judgment is procedurally warranted. See Lindsey v. Prive Corp., 161 F.3d 886, 893 (5th Cir. 1998).
The factors relevant to this inquiry include:
 whether material issues of fact exist;  whether there has been substantial
prejudice;  whether the grounds for default are clearly established;  whether
the default was caused by a good faith mistake or excusable neglect;  the
harshness of a default judgment; and  whether the court would think itself
obliged to set aside the default on the defendant’s motion.
Second, courts assess the substantive merits of the plaintiff’s claims and determine
whether there is a sufficient basis in the pleadings for the judgment. See Nishimatsu Constr. Co.,
Ltd. v. Hous. Nat’l Bank, 515 F.2d 1200, 1206 (5th Cir. 1975) (noting that “default is not treated
as an absolute confession by the defendant of his liability and of the plaintiff's right to recover”).
In doing so, courts are to assume that due to its default, the defendant admits all well-pleaded
facts in the plaintiff's complaint. Id. But the “defendant is not held to admit facts that are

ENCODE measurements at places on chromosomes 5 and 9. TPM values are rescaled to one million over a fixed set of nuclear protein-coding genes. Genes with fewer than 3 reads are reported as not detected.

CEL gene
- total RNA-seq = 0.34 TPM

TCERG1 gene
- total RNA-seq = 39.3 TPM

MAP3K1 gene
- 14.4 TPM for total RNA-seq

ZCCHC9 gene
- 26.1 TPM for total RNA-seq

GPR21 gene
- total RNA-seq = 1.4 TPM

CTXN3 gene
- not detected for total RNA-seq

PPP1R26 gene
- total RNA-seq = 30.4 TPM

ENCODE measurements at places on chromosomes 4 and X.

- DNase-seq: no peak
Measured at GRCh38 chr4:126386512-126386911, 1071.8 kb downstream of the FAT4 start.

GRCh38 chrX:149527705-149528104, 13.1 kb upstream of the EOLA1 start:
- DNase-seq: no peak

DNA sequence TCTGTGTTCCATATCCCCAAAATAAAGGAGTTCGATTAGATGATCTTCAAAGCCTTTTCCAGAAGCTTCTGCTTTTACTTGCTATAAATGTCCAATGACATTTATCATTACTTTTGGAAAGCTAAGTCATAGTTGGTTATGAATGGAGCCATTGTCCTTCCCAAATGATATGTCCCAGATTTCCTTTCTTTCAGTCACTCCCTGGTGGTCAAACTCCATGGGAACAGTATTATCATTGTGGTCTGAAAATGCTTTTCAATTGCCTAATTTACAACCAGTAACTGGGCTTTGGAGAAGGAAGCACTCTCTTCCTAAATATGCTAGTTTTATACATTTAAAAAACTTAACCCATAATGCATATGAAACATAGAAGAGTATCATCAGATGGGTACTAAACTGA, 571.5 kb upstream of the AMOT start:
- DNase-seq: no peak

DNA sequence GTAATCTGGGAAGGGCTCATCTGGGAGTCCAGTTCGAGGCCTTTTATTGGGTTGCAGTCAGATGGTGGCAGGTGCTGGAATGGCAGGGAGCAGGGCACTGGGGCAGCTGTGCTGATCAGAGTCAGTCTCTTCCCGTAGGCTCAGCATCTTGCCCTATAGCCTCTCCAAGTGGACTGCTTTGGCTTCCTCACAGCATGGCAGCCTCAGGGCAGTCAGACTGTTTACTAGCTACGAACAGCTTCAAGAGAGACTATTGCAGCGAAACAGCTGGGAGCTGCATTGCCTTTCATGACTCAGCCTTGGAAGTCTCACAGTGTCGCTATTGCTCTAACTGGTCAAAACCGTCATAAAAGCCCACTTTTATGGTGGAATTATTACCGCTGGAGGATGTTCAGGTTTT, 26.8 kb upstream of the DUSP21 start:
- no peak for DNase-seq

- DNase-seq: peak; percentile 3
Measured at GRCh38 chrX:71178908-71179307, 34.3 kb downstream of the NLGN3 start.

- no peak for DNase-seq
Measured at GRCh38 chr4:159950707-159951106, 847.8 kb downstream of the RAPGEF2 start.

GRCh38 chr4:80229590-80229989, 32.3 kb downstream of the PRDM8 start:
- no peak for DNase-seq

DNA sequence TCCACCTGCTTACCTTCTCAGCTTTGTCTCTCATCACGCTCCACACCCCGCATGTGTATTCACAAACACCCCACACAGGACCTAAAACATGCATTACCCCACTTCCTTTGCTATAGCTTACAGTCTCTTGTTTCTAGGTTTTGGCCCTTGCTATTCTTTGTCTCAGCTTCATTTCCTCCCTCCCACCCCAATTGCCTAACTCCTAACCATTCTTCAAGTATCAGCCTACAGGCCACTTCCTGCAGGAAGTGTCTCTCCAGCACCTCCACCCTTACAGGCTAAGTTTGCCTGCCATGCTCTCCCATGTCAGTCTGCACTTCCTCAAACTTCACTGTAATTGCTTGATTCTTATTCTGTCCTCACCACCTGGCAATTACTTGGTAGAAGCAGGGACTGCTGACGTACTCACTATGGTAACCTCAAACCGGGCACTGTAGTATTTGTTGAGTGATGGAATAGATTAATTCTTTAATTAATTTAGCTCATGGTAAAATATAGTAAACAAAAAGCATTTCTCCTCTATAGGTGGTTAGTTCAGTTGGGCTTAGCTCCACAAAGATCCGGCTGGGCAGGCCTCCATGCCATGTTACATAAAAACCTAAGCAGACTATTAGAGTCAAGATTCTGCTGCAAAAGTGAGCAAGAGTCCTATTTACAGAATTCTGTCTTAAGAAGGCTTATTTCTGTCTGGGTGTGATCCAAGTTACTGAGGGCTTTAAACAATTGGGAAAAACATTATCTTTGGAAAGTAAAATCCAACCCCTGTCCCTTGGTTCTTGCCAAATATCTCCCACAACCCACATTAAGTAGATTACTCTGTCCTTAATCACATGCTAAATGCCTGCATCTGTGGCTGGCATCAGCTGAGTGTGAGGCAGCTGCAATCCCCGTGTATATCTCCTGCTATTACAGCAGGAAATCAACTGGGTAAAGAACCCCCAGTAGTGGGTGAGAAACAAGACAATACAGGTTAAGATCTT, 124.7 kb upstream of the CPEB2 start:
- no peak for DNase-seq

not-well pleaded or to admit conclusions of law.” Id.
Third, courts determine what form of relief, if any, the plaintiff should receive. See 1998
Freightliner Vin #: 1FUYCZYB3WP886986, 548 F. Supp. 2d at 384. Normally, damages are not
to be awarded without a hearing or a demonstration by detailed affidavits establishing the
necessary facts. See United Artists Corp. v. Freeman, 605 F.2d 854, 857 (5th Cir. 1979). But if the
amount of damages can be determined with mathematical calculation by reference to the
pleadings and supporting documents, a hearing is unnecessary. James v. Frame, 6 F.3d 307, 310
(5th Cir. 1993).
Applying the three-part analysis detailed above, the Court concludes that the
Government is entitled to a default judgment on its claim for unpaid debts against Defendant.
A. Default Judgment is Procedurally Warranted
After reviewing the Government’s Motion in light of the six Lindsey factors, the Court
determines that default judgment is procedurally warranted. First, Defendant has not filed any
responsive pleadings. Consequently, there are no material facts in dispute. Lindsey, 161 F.3d at
893; Nishimatsu Constr., 515 F.2d at 1206 (noting that “[t]he defendant, by his default, admits
the plaintiff’s well-pleaded allegations of fact”). Second, Defendant’s “failure to respond
threatens to bring the adversary process to a halt, effectively prejudicing Plaintiff’s interests.” Ins.
Co. of the W. v. H & G Contractors, Inc., No. C-10-390, 2011 WL 4738197, at *3. Third, given
that Defendant has had over seven months to make an appearance in this case but has neglected
to do so, the grounds for default are clearly established. Cf. Elite v. The KNR Grp., 216 F.3d 1080